Last night, February 15th, Sister Speak and NOW sponsored a performance of The Vagina Monologues at the Memorial Hall Auditorium. I had heard about Eve Ensler’s play several times, but I had never caught a performance myself.
As soon as I walked in, I chose a seat away from the crowd. I admit that I was a bit uncomfortable about the thought of listening to women talk into a loud microphone to a multi-gender audience about their vaginas. My personal space was a must for this experience. However, the auditorium was packed and the empty seats around me filled up one by one. I felt a pressure on my chest, and a strong need to check my phone for the time. What time is it? Does the play start at seven?
As you might guess, once the lights went down, it didn’t take long for the laughter to replace the tension in the room. The women on stage were brave, uninhibited, and most importantly, honest. With the introduction and performance of each monologue, I realized that I could individually connect with each woman’s experience. Eve Ensler intended this realization within her audience, so that women could come face to face with the importance of their relationship with their body, including, and especially, their vagina! Some monologues centered around abuse, some around love and sensuality, some about neglect and abandonment, some about embarrassment, and as a woman, I could relate to each and every one. This surprised me, because I had never realized how many memories and experiences I had that involved my own vagina, from childhood, adolescence, and as a young adult!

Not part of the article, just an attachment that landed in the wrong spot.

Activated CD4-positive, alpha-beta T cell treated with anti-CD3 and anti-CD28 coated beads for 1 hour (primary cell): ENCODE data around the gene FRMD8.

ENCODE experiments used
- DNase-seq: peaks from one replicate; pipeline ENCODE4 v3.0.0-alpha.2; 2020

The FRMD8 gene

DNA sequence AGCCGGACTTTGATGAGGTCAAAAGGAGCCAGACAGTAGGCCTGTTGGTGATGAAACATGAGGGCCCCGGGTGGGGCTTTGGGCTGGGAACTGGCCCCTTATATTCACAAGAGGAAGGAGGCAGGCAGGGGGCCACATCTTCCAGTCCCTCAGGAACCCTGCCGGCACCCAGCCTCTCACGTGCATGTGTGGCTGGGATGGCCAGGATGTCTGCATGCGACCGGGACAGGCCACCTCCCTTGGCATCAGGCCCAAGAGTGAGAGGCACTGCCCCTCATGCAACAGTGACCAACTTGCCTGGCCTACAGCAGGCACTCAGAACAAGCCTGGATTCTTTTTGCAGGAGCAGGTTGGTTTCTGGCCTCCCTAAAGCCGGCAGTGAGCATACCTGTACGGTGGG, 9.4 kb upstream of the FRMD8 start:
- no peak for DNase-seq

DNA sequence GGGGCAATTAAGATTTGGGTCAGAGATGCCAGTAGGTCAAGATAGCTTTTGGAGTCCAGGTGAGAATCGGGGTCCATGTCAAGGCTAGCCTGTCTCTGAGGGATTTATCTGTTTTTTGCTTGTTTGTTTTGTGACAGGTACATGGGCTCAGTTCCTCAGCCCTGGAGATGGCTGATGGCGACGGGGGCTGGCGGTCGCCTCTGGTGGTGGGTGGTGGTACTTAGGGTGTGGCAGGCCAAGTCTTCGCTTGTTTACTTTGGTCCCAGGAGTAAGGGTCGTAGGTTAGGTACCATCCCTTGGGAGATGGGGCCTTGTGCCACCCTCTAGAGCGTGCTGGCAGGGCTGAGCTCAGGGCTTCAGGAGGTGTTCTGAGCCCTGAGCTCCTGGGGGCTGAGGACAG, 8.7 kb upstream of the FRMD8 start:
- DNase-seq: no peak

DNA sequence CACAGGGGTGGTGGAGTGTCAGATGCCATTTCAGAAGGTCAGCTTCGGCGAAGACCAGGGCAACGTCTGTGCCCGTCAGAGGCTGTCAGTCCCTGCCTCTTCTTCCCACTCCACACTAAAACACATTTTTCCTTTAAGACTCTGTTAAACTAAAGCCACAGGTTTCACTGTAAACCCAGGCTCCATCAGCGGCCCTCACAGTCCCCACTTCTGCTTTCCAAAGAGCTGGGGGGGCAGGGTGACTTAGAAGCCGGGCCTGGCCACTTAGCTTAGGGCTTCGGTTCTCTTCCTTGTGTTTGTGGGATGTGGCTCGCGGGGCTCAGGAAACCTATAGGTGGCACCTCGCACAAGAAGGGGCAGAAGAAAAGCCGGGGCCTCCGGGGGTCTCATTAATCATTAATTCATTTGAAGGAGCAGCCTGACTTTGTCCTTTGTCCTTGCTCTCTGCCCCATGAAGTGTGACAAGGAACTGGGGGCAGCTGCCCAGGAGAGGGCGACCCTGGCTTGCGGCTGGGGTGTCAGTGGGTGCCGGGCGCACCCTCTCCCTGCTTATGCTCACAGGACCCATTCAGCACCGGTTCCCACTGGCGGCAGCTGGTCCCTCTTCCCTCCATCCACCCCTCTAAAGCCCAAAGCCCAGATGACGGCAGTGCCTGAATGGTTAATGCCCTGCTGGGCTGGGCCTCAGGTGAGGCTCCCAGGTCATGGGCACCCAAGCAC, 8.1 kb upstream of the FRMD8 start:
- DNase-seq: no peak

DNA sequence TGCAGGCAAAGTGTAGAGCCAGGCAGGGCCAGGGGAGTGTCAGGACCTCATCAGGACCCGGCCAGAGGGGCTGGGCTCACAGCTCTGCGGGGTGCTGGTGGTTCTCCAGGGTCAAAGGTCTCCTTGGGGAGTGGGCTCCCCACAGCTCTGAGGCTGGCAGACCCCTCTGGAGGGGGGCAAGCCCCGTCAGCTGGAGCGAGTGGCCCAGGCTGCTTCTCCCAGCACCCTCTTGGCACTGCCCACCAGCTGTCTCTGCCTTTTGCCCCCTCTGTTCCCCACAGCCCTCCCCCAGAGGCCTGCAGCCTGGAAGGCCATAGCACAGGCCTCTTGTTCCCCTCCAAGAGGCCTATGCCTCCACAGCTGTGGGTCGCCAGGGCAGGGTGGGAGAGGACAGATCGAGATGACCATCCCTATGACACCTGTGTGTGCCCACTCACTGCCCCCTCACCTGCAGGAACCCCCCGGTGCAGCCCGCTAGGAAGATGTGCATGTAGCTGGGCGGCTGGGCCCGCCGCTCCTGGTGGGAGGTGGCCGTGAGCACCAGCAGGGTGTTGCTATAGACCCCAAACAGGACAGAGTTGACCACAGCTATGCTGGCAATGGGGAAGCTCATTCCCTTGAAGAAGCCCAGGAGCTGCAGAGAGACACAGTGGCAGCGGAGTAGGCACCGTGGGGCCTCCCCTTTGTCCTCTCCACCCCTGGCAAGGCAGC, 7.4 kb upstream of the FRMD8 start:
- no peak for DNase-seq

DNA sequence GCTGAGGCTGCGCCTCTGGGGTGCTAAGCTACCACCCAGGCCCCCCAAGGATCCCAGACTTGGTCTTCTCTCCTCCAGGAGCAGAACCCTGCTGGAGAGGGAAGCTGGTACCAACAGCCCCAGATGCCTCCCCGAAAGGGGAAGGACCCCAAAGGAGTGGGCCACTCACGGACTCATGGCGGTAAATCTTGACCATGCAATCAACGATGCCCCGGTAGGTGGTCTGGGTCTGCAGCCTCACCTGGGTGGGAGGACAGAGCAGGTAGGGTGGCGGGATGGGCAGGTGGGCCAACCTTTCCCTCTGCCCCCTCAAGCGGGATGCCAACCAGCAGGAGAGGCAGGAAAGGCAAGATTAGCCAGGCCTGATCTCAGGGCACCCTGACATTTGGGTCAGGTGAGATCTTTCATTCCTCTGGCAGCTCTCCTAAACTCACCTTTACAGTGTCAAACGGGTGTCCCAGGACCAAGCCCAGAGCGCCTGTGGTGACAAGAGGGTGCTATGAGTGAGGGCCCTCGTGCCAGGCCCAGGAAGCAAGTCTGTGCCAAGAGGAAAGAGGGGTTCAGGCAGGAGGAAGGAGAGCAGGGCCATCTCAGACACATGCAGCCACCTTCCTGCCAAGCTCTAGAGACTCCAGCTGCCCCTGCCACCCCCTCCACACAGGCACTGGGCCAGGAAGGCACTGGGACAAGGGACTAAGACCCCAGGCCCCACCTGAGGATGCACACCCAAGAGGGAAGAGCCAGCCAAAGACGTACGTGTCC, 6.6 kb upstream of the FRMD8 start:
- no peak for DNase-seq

In our culture, it is not uncommon for women to grow up being taught that their vaginas are bad or dirty, and that women should not love and accept that mysterious body part between their legs. Eve Ensler’s, The Vagina Monologues, asks an entire audience of men and women to directly acknowledge the importance of the vagina as a body part and as a part of life, and to recognize the experiences that women share because of it.
As if the play didn’t accomplish enough already—Eve Ensler designed The Vagina Monologues to be malleable to specific areas of concern across the globe. After the first few performances of the play, Ensler created V-DAY, an organization focused on ending violence against women. For example, JMU’s version of The Vagina Monologues also focused on the V-DAY 2010 Spotlight—the experiences of women and girls in the Democratic Republic of Congo (or DRC). Special monologues and introductions concerning women and girls of the DRC exposed the raw truth about the rape, disease, and sexual abuse these women experience there. This way, the play not only forced us to come to terms with our own bodies and sexuality, but it asked the audience to consider the experiences, however horrifying, of women outside of western culture.
The performance is not a new one. It has influenced many women and men around the world since its debut in 1996. But it was certainly a new experience for me, and for many others in the audience I’m sure.
The writing at the top of the pamphlet made me proud.
James Madison University is Honored to Present
The Vagina Monologues
I am lucky to live on a campus that supports women in their efforts to share their unique experiences, and because I was able to see this play, I walked away feeling more comfortable in my own skin, proud of my womanhood—every last piece of it.
Bravo & congratulations to Director Rebecca Wishon and her fierce, all female cast!
Thank you Sister Speak, NOW, and Student Wellness & Outreach for sponsoring this liberating event!
Follow Bell Brumberg’s twitter account for updates & additions to the blog!